Tuesday, February 14th, 2017
Last modified on September 2nd, 2022
Caregiver AdviceEvidence-Based TreatmentMental ImageryNeuroplasticityOccupational Therapist InfoPhysical Therapist InfoRehabilitation Nursing
After someone suffers a stroke, there are several conditions that need attention. One of these is impaired motor function, or the loss of movement or use of a particular body part.
Regaining motor function is necessary to be able to perform routine activities, and exercise and general use are key for recovery. However, research shows that stroke survivors actually complete very few arm movements during physical therapy—often only 23 to 32 repetitions per session.
The good news for stroke survivors is there’s another way to help restore function: priming.
Priming is a style of learning in which a change in behavior is prompted by an underlying stimulant. It is a non-conscious form of memory, a way of associating words and objects with related memories.
So, seeing the word “green” may make someone quicker to recognize the word “grass.” This is because the words green and grass are closely associated to one another in our minds, making it easier to identify one after being prompted, or primed, with the other.
Priming has been studied in the field of psychology for many years, but psychologists have only just started to research its possible role in facilitating motor learning, or in this case, relearning. Priming readies our nervous system for learning and change, which amplifies the effects of rehabilitation. Focus is placed on neural mechanisms, which cause neural plasticity, decreasing motor impairment and improving motor function.
By adding priming exercises to their repertoire, rehabilitation therapists can help patients restore motor function—as opposed to working around it—that is hindered by paralysis.
There are two hemispheres of the brain: right and left. Each side is responsible for controlling the opposite side of the body (i.e. right brain controls left side of the body and vice versa). Each hemisphere naturally inhibits the opposite side so that the body doesn’t perform mirror movements—both sides making the same movement at the same time.
Strokes tend to create an imbalance between each side of the brain. After a stroke, the affected hemisphere doesn’t receive as many signals as the unaffected one. What this means is the healthy side experiences increased sensitivity and reduced inhibition.
Think of a detour sign by the road that instructs drivers to turn right instead of left. The drivers want to go left, but they are directed to the right. These drivers represent signals in the brain, and the sign pointing them to the right against their will is the unaffected part of the brain, which is more excitable and receiving stronger signals than the affected part of the brain (represented by the left turn in this example).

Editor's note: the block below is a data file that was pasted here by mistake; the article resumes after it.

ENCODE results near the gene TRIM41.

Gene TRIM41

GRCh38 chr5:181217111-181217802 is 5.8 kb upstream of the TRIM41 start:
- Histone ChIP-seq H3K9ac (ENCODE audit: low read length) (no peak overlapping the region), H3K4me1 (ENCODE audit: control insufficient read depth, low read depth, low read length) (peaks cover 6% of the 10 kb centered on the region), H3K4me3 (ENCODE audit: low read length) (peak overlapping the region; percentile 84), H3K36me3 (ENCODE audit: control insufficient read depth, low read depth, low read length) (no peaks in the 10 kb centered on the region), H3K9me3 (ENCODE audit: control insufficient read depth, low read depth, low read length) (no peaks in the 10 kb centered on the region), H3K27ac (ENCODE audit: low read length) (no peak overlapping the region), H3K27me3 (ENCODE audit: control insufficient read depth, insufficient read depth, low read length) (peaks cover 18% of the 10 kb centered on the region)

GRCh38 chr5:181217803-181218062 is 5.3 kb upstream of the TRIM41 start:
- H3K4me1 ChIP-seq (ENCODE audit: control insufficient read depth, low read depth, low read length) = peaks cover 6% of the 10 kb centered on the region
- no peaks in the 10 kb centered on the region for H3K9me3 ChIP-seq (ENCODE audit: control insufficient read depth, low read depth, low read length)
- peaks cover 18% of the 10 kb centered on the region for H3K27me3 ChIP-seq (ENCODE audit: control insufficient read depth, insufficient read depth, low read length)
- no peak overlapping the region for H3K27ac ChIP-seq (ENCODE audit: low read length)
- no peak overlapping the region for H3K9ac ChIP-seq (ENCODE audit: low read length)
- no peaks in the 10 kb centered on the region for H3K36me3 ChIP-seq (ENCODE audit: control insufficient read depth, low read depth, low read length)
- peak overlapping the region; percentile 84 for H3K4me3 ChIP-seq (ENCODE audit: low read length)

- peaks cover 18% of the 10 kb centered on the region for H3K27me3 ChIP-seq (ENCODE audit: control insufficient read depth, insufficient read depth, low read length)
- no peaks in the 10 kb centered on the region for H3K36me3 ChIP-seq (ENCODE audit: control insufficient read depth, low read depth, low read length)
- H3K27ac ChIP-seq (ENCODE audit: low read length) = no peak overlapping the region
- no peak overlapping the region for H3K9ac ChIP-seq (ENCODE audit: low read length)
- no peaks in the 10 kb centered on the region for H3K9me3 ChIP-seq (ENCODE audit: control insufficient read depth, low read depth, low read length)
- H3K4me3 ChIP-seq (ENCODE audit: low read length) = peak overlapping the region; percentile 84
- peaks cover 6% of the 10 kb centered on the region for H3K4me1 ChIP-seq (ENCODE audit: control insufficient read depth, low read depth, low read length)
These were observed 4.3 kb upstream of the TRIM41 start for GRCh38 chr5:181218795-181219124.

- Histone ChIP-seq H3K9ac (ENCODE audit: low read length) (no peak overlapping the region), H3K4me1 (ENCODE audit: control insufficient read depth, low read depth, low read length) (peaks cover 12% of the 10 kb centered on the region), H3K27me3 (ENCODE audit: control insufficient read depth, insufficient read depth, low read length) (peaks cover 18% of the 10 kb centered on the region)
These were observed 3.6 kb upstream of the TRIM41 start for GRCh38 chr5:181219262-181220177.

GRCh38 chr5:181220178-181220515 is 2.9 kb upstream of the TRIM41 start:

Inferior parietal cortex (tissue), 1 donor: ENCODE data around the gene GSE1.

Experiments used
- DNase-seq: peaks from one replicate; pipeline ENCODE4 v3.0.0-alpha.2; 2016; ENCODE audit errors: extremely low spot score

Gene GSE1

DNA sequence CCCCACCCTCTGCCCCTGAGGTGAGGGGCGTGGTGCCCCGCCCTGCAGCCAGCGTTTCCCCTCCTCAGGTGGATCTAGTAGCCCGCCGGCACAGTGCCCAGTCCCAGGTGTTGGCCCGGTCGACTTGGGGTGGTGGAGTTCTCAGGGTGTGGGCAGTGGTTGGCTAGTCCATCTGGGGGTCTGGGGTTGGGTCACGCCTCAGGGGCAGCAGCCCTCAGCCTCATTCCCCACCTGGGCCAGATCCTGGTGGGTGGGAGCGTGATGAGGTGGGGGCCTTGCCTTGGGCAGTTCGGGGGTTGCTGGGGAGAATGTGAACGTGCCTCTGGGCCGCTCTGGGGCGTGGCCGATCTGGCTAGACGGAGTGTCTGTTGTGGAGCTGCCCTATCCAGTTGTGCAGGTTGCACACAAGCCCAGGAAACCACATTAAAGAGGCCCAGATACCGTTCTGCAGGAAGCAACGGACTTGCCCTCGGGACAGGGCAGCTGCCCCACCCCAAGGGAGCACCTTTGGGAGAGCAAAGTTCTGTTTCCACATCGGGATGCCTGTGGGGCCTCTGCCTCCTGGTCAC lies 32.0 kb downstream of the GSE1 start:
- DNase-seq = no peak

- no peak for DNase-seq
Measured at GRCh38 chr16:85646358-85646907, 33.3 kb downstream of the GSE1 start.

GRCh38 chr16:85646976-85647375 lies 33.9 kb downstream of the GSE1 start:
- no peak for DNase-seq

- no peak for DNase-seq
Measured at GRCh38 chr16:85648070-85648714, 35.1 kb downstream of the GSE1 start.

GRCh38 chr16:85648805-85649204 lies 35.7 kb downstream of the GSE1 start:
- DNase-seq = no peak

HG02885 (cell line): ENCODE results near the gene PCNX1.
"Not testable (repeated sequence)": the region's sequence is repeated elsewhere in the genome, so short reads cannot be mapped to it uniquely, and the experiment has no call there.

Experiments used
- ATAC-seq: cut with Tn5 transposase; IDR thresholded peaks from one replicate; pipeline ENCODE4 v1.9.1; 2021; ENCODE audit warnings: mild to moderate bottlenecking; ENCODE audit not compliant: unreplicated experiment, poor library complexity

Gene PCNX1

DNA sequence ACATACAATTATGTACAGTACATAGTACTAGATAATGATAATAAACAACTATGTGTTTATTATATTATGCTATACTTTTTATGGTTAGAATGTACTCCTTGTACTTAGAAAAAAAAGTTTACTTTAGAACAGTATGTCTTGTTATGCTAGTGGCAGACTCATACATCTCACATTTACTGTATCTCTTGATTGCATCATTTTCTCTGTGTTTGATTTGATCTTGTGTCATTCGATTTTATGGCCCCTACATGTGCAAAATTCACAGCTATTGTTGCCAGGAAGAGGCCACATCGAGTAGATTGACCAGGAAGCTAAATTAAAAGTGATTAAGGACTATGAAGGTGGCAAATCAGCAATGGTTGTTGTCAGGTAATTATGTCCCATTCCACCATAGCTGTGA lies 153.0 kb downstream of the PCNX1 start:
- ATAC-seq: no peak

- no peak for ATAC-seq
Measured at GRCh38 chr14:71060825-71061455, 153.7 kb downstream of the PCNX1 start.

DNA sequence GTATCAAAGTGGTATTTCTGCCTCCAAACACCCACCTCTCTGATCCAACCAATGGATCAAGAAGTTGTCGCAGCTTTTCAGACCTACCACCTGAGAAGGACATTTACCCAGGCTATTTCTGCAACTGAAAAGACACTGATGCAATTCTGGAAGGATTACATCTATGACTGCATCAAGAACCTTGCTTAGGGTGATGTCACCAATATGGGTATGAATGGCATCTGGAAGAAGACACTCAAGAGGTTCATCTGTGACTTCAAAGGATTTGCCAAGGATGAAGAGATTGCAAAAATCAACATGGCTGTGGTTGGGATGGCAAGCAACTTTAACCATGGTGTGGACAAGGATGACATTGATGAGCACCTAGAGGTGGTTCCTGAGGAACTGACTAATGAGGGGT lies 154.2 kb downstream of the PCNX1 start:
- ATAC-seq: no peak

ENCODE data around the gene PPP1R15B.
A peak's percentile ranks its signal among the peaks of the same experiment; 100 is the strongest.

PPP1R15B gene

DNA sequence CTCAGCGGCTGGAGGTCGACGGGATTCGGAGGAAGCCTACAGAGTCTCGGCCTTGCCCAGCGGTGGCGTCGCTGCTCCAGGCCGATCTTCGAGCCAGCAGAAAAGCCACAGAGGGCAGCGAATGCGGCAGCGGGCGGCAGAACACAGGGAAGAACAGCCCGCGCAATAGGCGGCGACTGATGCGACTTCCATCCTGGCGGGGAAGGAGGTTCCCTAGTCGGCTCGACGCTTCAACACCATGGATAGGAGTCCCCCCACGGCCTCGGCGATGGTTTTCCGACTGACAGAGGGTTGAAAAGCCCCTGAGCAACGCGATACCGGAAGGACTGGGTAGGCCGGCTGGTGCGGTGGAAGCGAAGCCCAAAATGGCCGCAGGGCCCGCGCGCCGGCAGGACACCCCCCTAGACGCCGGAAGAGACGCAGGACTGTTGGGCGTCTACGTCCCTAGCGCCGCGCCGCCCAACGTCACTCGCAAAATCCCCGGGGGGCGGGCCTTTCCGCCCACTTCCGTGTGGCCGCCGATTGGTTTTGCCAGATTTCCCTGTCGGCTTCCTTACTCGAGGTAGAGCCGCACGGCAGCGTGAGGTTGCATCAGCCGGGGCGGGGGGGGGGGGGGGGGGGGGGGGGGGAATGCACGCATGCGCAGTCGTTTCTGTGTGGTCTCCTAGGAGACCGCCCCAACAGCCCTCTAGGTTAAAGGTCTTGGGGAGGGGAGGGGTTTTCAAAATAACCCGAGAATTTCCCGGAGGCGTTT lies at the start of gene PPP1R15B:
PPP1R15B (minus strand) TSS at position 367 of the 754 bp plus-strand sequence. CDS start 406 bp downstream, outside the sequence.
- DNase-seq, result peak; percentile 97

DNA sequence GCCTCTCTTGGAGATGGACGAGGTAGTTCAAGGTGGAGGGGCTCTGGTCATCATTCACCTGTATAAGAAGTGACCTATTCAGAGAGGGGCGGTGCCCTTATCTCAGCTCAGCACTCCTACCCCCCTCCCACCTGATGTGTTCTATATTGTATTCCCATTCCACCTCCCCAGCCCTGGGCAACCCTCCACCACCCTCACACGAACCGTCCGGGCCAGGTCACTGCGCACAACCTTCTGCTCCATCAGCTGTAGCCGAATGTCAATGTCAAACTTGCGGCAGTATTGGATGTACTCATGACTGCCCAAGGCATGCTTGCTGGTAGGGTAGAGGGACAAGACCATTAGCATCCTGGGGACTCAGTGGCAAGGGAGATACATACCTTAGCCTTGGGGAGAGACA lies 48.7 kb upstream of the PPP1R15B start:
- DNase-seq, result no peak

Decreased signals on the affected side of the brain can limit functional recovery. This is why rehab therapy is so important: it helps to figure out ways of bringing balance back to both hemispheres.
This is where priming comes in. By using both invasive and non-invasive therapies, priming can improve the brain’s potential to restore balance after a stroke. Priming techniques may be administered prior to therapy as well as during it.
Sensory Electrical Stimulation (SES) is a technique that is noninvasive, safe, and can be used to prime the brain.
Tools like the SaeboStim Micro provide SES to the hand and arm, improving excitability to the affected brain hemisphere. Using the SaeboStim Micro before or after physical therapy restores brain balance and might lead to better motor function.
A neurological injury like a stroke may lead to sensory and motor deficits, such as impaired use of the hand and/or arm. This can often weaken sensory communication between the body and brain. However, research has shown that SES is a highly beneficial treatment that can improve both sensory and motor functions.
By providing stimulation at a minimal level, the main objective of SES is to maximize brain input and prime the brain’s cortex to achieve improved neuroplasticity, motor function, and recovery.
The benefits of priming in stroke patients are substantial. With SES and the SaeboStim Micro, patients may expect:
Impaired motor function can affect a stroke survivor’s entire life. By involving cortical priming in therapy and taking advantage of tools such as SES and the SaeboStim Micro, patients will be better equipped to increase movement and repetitions when they begin their rehabilitation. This will put them on a fast track to recovery and lead to an overall better quality of life.
All content provided on this blog is for informational purposes only and is not intended to be a substitute for professional medical advice, diagnosis, or treatment. Always seek the advice of your physician or other qualified health provider with any questions you may have regarding a medical condition. If you think you may have a medical emergency, call your doctor or 911 immediately. Reliance on any information provided by the Saebo website is solely at your own risk.